pulmonary disease. (R. 309). In regard to Hogue's functioning,
Dr. Guzman opined that Hogue could sit for only forty-five
minutes continuously, stand and/or walk for five minutes
continuously and sit, stand, or walk for only a total of two
hours each day. (R. 310-11). Dr. Guzman reported that Hogue could
lift and carry less than ten pounds, and was limited in respect
to repetitive reaching and handling. (R. 311). Finally, Dr.
Guzman reported that Hogue should avoid all exposure to
environmental and pulmonary irritants. (R. 312).
During the period when Hogue did not have insurance, she sought
treatment at emergency room facilities. On December 16, 1999,
Hogue sought treatment at the CPMC emergency room for a fever and
cough. (R. 105). Hogue sought treatment at the CPMC emergency
room again on March 29, 2000 with complaints of heart
palpitations. (R. 106-118). Hogue reported that when she was out
shopping, she began to feel her heart "racing," and that she had
never experienced that symptom before. (R. 106-107). The
examining report notes Hogue's history of smoking. On
examination, Hogue's heart rate was reported as in the low 100s
and her heart rhythm was described as regular. An
electrocardiogram revealed sinus tachycardia*fn6 but was
otherwise normal, and a ventilation perfusion scan of the lungs
was normal. (R. 109-118). Hogue was diagnosed with palpitations
and a panic attack. At the end of the examination, Hogue reported
feeling well, and was discharged with the instruction to return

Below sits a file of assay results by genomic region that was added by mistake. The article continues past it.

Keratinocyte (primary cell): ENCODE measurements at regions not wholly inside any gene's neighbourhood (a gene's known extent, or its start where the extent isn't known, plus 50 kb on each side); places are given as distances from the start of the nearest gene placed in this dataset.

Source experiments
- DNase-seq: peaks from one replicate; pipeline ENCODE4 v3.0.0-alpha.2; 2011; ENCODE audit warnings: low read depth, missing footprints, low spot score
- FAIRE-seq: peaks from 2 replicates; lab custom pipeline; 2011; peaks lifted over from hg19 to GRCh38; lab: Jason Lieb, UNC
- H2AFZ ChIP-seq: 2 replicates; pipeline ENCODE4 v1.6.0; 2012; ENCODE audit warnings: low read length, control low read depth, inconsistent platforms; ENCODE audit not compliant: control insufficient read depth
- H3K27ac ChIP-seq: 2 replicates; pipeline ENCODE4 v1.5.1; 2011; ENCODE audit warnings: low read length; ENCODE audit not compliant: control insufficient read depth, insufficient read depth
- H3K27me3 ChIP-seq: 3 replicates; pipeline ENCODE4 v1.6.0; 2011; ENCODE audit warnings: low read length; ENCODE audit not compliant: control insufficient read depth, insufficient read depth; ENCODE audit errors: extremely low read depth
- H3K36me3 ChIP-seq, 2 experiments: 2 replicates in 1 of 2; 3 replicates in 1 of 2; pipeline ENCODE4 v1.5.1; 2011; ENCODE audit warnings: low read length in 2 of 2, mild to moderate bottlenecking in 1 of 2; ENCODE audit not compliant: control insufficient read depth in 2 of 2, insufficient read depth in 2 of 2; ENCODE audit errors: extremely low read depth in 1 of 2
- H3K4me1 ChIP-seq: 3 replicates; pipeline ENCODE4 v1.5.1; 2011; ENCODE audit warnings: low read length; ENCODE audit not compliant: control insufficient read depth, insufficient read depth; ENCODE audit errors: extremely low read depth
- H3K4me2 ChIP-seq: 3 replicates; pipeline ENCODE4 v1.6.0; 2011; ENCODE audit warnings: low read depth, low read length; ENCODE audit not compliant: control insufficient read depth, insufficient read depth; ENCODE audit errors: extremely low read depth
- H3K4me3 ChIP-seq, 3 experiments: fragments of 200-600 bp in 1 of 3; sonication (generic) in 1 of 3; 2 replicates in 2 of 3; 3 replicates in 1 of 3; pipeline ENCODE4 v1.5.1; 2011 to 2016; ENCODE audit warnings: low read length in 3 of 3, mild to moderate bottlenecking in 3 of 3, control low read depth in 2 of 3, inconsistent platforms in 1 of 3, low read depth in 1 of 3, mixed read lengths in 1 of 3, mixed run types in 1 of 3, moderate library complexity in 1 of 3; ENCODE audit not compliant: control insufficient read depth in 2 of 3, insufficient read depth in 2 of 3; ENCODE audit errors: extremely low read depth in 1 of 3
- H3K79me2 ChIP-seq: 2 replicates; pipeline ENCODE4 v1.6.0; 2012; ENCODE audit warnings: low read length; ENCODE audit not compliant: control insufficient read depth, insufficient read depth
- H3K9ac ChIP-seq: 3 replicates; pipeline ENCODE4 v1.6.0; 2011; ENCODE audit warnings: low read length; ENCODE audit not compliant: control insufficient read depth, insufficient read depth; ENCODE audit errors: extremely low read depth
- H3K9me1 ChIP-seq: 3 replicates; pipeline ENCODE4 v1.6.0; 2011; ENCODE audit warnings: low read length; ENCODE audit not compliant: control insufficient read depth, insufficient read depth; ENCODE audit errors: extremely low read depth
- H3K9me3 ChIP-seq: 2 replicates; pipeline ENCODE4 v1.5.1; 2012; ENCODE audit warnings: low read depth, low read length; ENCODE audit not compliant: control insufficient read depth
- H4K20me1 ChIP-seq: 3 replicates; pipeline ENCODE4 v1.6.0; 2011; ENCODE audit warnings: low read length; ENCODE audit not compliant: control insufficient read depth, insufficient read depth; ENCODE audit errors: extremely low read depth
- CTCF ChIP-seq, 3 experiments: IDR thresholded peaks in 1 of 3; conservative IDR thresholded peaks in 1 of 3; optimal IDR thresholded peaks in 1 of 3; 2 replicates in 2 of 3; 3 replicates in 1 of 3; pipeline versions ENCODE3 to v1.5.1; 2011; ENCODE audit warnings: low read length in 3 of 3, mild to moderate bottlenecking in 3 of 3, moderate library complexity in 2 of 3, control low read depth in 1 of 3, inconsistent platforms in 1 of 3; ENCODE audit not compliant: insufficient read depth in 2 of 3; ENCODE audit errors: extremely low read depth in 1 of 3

if her symptoms worsened. (R. 118).
On October 25, 2000, Hogue sought treatment at the emergency
room of Bladen County Hospital in North Carolina, for a cough,
dizziness, weakness, and vomiting blood. (R. 182). The report
noted that Hogue smoked one pack of cigarettes per day. (Id.).
On examination, plaintiff's neck was tender, and her heart had a regular rhythm and rate. The
examining physician reported hearing rhonchi, but no wheezing.
Hogue was diagnosed with bronchitis with a cough, and a history
of asthma. (Id.).
On June 23, 2001, Hogue went to the CPMC emergency room with
complaints of spitting up blood. (R. 123-25). Hogue was diagnosed
with bleeding from her nose and constipation. Her condition on
discharge was described as stable. (Id.).
3. Consultative Physician's Examination
On July 3, 2001, Hogue was examined by consulting physician,
Dr. Howard Finger. (R. 139-46). Hogue reported her history of
bronchial asthma and chronic lower back pain that sometimes
radiated to below her right knee. (R. 139). Hogue reported having
difficulty bending, lifting and carrying, and that she had taken
various analgesics to treat her pain and was awaiting physical
therapy. (Id.). In connection with her asthma, Hogue reported
daily shortness of breath and frequent coughing and wheezing, for
which she uses Proventil and Flovent inhalers. Hogue noted that
she was sensitive to chemicals and detergents that exacerbate her
asthma. (Id.). Hogue also reported that she was scheduled for
laser surgery on her right eye to repair a partial tear of the
Upon examination, Dr. Finger reported that Hogue's blood
pressure was 100/70, and her heart had a regular rhythm with
distant heart sounds, and no murmurs or rubs. (R. 140). Hogue's
breath sounds were mildly diminished, but were without wheezing.
(Id.). Dr. Finger reported that Hogue's straight leg raising
was negative to sixty degrees bilaterally, and she was able to